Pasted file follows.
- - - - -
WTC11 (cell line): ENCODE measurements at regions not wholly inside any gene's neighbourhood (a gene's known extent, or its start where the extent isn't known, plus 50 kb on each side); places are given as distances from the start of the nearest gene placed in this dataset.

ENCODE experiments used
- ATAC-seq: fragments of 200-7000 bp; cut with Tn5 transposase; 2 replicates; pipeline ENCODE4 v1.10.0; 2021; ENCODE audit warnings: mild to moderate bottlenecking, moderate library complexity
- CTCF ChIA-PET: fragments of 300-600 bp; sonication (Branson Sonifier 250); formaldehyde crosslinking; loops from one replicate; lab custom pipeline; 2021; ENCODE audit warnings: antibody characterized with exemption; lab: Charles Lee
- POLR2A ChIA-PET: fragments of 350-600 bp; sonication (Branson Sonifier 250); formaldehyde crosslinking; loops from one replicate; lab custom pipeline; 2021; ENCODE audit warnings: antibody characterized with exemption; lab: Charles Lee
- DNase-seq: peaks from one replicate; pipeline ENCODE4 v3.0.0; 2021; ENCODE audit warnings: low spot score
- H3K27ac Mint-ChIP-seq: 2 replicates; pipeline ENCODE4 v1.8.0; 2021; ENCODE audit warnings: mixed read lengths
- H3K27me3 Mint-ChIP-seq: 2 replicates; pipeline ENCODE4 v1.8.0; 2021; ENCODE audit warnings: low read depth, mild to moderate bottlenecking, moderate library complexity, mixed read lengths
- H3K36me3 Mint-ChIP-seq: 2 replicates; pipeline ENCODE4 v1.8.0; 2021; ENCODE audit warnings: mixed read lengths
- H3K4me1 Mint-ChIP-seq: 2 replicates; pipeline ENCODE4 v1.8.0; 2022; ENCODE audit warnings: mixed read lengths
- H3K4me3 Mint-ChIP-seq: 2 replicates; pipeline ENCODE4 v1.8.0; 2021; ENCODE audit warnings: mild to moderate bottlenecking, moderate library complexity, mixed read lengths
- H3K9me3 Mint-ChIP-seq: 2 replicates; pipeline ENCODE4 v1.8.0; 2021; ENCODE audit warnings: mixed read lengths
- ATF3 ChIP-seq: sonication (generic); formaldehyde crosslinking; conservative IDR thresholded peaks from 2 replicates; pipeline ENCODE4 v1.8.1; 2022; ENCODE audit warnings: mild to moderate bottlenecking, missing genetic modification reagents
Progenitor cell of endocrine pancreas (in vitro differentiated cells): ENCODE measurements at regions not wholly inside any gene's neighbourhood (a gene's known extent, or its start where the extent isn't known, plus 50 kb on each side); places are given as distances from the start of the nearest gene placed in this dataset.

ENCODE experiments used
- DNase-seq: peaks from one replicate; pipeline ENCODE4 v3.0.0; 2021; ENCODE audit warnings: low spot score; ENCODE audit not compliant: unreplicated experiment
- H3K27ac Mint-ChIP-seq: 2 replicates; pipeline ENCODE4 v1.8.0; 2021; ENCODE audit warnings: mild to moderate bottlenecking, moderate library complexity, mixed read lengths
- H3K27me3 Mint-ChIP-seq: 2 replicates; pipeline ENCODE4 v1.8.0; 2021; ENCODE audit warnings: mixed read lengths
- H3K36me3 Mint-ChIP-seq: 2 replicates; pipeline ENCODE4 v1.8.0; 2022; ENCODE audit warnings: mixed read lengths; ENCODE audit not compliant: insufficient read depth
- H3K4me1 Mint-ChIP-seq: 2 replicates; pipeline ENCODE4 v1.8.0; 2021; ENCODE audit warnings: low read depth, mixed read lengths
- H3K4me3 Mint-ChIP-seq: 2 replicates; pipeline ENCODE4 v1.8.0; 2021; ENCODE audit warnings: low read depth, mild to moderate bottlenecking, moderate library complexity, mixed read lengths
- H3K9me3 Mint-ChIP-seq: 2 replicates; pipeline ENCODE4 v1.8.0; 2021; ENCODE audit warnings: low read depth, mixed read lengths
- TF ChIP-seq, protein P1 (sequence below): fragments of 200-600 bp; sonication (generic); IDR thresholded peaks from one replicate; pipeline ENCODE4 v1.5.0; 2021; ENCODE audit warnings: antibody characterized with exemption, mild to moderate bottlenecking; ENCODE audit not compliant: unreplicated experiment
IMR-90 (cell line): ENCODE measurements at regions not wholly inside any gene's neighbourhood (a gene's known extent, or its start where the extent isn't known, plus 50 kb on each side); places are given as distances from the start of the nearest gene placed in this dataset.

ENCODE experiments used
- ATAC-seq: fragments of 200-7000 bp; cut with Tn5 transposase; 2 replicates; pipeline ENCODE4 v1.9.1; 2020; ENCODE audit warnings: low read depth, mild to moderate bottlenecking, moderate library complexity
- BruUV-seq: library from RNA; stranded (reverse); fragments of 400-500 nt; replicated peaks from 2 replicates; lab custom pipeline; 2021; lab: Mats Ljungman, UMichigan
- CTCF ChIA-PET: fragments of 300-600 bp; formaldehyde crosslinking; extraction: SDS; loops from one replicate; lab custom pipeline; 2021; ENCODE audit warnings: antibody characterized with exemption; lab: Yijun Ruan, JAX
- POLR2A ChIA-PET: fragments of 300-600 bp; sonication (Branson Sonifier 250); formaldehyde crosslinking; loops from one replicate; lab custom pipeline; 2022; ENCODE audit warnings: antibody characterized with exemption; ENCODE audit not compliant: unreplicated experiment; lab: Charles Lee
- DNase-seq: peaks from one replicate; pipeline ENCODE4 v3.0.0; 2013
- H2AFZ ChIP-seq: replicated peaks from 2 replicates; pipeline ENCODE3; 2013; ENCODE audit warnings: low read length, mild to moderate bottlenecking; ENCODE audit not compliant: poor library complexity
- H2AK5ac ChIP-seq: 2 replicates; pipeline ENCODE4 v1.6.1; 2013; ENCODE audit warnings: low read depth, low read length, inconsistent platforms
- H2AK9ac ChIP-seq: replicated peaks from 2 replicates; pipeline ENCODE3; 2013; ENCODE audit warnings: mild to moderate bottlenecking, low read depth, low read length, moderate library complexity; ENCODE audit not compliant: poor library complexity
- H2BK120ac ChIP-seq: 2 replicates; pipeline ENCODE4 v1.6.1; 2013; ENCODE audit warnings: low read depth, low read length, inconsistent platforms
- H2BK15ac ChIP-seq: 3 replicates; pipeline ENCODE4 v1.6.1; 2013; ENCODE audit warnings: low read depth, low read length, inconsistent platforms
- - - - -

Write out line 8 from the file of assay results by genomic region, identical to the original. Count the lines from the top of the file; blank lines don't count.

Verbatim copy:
- H3K27me3 Mint-ChIP-seq: 2 replicates; pipeline ENCODE4 v1.8.0; 2021; ENCODE audit warnings: low read depth, mild to moderate bottlenecking, moderate library complexity, mixed read lengths